Missense/in-frame mutation within catalytic domain

c.620G > A

p.Gly207Glu

9

1 (F)

Yes

Yes [4]

Missense/in-frame mutation within catalytic domain

c.656A > C

p.Gln219Pro

9

1 (F)

Yes

Yes [4]

Missense/in-frame mutation within catalytic domain

c.680 T > C

p.Leu227Pro

9

1 (F)

Yes

Yes [4]

Missense/in-frame mutation within catalytic domain

c.872G > A

p.Cys291Tyr

11

1 (F)

Yes

No

Truncation occurring between aa 172 and 781

c.670C > T

p.Gln224*

9

1 (M)

No

No

Truncation occurring between aa 172 and 781

c.556_557delGC

p.Ala186Serfs*19

9

1 (M)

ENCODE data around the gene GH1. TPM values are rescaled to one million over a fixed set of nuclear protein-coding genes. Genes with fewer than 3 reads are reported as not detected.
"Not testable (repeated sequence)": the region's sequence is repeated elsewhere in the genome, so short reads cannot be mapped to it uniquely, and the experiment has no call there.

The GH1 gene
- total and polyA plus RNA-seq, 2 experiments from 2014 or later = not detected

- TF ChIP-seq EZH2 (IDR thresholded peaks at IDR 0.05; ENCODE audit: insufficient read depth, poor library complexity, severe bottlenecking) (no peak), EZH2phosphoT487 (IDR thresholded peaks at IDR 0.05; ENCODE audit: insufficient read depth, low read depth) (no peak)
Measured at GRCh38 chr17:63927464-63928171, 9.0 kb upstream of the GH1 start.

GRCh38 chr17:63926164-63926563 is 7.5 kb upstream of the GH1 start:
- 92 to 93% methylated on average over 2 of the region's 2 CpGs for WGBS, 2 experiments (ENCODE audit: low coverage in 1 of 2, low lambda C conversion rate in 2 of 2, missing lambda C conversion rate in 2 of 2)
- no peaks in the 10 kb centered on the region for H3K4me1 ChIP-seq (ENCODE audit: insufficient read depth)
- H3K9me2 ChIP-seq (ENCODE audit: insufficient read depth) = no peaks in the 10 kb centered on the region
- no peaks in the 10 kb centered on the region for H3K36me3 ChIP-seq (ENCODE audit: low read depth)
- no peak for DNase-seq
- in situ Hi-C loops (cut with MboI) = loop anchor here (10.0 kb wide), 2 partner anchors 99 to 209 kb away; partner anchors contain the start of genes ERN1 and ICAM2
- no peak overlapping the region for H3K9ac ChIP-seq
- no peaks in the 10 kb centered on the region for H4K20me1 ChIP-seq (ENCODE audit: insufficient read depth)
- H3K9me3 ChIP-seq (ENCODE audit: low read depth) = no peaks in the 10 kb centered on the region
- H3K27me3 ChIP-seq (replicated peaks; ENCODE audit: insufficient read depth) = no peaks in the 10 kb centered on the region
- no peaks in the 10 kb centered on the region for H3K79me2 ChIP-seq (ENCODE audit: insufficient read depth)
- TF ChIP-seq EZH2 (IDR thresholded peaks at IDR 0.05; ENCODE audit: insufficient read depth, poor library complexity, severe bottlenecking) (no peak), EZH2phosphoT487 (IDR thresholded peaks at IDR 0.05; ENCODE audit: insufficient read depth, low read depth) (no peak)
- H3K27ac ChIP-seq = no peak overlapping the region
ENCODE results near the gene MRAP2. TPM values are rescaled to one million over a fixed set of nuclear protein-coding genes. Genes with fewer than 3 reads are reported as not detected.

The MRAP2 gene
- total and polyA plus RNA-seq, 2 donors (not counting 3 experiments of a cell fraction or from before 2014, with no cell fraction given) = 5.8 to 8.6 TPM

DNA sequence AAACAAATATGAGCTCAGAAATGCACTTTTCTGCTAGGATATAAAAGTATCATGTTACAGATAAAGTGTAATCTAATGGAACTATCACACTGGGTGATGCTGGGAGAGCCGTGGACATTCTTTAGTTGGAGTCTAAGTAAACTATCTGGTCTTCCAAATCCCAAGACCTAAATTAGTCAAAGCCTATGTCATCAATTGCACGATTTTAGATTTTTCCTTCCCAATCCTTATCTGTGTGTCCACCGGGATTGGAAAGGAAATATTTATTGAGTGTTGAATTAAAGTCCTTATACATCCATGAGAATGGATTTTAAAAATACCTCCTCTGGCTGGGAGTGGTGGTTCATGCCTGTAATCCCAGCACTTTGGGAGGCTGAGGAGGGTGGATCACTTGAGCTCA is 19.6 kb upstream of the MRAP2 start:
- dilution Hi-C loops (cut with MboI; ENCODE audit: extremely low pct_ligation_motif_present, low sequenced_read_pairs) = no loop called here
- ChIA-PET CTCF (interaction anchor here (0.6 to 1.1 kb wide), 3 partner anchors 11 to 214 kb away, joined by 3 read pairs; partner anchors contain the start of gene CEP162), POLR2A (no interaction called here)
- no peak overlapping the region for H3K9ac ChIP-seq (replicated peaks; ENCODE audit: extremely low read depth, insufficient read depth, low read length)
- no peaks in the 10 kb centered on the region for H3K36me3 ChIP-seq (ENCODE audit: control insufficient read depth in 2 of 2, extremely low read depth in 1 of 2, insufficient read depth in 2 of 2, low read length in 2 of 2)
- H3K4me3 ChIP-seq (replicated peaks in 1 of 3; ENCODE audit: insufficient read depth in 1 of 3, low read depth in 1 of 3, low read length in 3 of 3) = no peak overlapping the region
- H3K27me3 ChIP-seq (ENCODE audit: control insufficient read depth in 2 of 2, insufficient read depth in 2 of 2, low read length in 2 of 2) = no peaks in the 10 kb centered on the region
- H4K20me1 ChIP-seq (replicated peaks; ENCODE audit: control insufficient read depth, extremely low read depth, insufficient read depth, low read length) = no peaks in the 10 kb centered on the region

No

No

Truncation occurring between aa 172 and 781

c.745-?_977 + ?del

p.(Phe249Lysfs*16)

10–11

1 (F)

No

No

Truncation occurring between aa 172 and 781

c.801_802delAT

p.Asn267Lysfs*5

11

1 (F)

No

No

Truncation occurring between aa 172 and 781

c.857dupA

p.Tyr286*

11

1 (F)

Yes

Yes [4]

Truncation occurring between aa 172 and 781

c.859_868del10

p.Leu287Serfs*3

11

1 (F)

Yes

Yes [4]

Truncation occurring between aa 172 and 781

c.978-?_2980 + ?del

p.?

12+

1 (F)

No

No

Truncation occurring between aa 172 and 781

c.1039C > T

p.Gln347*

12

1 (F)

Yes

No

Truncation occurring between aa 172 and 781

c.1371dupA

p.Leu458Thrfs*5

12

1 (F)

Yes

Yes [4]

Truncation occurring between aa 172 and 781

c.1375C > T

p.Gln459*

12

1 (F)

Yes

Yes [4]

Truncation occurring between aa 172 and 781

c.1446delC

p.Tyr482*

12

1 (F)

Yes

Yes [4]

Truncation occurring between aa 172 and 781

c.1470_1471delGG

p.Ala491Thrfs*3

12

1 (F)

Yes

Yes [4]